It’s hard to anticipate the great independent films, your foreign language classics, or just the genuine sleeper hits that come out every year, so my list will naturally highlight more of the blockbusters being released in 2017 that I’m most interested in.

Alien: Covenant        May 19

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Directed by Ridley Scott

Starring Katherine Waterston, Michael Fassbender, Carmen Ejogo, Danny McBride

I hear the knocks on this prequel to the original Alien (1979) and sequel to Ridley Scott’s return to the franchise, Prometheus (2012). The trailer is underwhelming. Scott has grown complacent as a filmmaker. Prometheus wasn’t good. I disagree. Ridley Scott has always been slightly mercenary when it comes to making movies. He is still an expert craftsman, and I will always be excited about a new Alien film. In this installment, a ship by the name of Covenant comes upon what they think is an uninhabited paradise. What they find is the franchise’s trademark blend of sci-fi and horror. Michael Fassbender returns to his scene-stealing role as David the android, but, in this film, he will also play Walter, a brand new android. The new androids are consistently one of the best parts of the franchise. Having Fassbender in dual roles is like the filmmakers having their cake and eating it too-the best character from the previous film returns and you still get a new android.

Coco       November 22

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Directed by Lee Unkrich

Voices of Benjamin Bratt, Gael Garcia Bernal

Pixar hasn’t offered much information about this project. They have Cars 3 coming out first this year, and I imagine they want to focus on it, but I’m more interested in their newest original film. It’s been described as a Mexican Day of the Dead mystery with a 12 year old boy as its star. The Day of the Dead should offer the Pixar artists plenty of material to make something incredible. Lee Unkrich’s last effort at Pixar was the fantastic Toy Story 3 (2010).

Get Out               February 24

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Directed by Jordan Peele

Starring Daniel Kaluyaa, Alison Williams, Catherine Keener, Bradley Whitford

Watching the trailer for this film with an audience was a memorable experience for me. My sister and I were the only one laughing in the entire theater. This horror flick, advertised as from the mind behind Key and Peele, follows an interracial couple on a meet-the-parents type weekend. Chris, a black male, hopes to make a good impression on his soon to be white in laws. Weird things start happening, and Chris finds out that black people have been disappearing in this predominantly white neighborhood. It all plays out very seriously, but Peele knows what he is doing. He wants it to be both funny and scary, and based on the trailer, I’ll say he’s succeeded.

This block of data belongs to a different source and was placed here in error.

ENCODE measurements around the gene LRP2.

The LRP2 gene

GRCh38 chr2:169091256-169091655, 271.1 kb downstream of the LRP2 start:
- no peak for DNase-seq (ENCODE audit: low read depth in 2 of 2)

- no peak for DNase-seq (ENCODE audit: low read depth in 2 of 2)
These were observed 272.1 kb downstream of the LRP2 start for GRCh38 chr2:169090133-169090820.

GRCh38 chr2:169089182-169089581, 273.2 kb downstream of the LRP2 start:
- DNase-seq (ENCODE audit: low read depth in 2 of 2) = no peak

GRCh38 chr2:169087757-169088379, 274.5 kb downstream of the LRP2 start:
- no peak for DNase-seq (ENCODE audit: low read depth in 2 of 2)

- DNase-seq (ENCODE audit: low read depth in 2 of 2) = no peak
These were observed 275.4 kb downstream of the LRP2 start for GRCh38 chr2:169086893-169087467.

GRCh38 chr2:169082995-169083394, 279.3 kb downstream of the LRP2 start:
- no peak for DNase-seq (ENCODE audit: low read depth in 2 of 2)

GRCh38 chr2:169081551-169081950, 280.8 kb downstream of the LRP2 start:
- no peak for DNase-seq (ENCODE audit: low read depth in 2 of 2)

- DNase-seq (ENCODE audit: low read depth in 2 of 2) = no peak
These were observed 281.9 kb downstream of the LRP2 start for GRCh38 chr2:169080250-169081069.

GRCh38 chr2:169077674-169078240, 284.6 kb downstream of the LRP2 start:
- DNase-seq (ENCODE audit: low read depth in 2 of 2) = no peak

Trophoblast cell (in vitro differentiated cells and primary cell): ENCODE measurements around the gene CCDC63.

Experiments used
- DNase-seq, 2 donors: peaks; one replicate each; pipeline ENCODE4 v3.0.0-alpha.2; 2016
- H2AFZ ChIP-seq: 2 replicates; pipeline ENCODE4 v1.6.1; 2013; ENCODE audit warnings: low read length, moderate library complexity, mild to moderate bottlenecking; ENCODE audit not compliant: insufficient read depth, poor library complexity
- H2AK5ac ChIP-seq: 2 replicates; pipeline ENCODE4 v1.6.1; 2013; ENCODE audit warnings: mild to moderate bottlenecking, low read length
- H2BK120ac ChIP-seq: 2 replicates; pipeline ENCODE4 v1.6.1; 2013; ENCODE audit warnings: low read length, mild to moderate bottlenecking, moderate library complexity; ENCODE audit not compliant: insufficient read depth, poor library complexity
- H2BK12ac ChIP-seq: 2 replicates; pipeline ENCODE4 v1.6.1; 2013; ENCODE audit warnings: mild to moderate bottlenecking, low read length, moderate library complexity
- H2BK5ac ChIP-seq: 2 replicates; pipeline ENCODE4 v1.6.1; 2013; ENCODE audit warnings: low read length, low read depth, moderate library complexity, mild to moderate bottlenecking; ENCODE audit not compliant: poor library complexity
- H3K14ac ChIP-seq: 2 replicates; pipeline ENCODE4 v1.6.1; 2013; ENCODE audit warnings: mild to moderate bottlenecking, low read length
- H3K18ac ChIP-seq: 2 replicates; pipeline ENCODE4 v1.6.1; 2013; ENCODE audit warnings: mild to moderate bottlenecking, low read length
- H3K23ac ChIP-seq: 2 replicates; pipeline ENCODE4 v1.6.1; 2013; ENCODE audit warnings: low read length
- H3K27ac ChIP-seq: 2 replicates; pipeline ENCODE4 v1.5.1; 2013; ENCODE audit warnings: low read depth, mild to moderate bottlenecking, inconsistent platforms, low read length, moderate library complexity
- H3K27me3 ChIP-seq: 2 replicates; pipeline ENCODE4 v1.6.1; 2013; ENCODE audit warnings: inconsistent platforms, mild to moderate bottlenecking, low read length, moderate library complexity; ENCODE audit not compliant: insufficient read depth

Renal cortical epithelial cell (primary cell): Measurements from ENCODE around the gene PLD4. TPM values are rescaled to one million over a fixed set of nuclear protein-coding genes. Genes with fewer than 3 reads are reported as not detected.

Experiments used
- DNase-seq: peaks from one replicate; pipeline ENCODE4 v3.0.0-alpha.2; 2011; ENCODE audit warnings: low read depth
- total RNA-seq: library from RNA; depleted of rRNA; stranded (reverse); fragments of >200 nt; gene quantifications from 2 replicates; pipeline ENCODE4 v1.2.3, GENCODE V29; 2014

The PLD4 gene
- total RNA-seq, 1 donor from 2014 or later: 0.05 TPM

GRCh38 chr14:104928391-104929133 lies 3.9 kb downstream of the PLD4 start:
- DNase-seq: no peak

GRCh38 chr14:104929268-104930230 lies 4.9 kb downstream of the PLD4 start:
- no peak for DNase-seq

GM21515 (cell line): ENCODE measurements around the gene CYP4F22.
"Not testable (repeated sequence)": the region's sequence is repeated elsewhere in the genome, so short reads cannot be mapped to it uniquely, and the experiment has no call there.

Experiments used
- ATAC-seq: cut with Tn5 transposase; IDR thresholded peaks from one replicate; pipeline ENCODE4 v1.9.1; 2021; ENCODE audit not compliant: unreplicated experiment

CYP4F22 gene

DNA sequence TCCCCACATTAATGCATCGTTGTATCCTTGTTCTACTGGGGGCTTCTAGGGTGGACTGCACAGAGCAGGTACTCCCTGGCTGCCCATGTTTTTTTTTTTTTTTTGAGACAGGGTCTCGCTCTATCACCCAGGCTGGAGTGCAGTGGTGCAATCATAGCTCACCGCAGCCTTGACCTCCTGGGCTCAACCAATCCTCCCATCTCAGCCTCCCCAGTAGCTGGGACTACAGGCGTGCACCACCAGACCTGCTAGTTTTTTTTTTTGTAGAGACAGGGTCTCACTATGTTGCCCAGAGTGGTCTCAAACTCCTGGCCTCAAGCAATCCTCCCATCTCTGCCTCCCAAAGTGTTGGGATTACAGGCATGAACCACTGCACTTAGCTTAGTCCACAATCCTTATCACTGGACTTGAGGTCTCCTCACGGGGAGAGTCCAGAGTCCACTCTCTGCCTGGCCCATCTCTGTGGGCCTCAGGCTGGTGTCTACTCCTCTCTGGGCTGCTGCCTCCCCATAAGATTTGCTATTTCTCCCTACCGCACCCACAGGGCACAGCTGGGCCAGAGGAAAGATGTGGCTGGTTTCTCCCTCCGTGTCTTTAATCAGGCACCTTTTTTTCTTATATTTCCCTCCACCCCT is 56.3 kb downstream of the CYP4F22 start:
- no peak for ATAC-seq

Jumanji                December 22

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Directed by Jake Kasdan

Starring Dwayne “The Rock” Johnson, Kevin Hart, Karen Gillan, Jack Black, Nick Jonas

The ’90s Jumanji starring Robin Williams was a big part of my childhood. What first comes to mind when I remember that film is how scary it was to me as a kid. So when I see that cast for this reboot, I worry that they are too focused on comedy and will let me down, and children of this generation, in the thrills department. Nevertheless, Hart and The Rock do have great chemistry, and a return to the world of Jumanji is welcome.

Logan             March 3

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Directed by James Mangold

Starring Hugh Jackman, Patrick Stewart, Richard E. Grant, Stephen Merchant

Hugh Jackman claims this will be his last go around in the iconic role as Logan/Wolverine. Jackman is so good in the role, and so many of these X-Men movies have been superior superhero films that it is frustrating that there has yet to be a bonafide great X-Men film. I’m hoping that Logan will be the one. R rated doesn’t mean much to me, but the filmmakers and star are pretty excited about it, so hopefully that means a darker, more mature work as Jackman’s send off.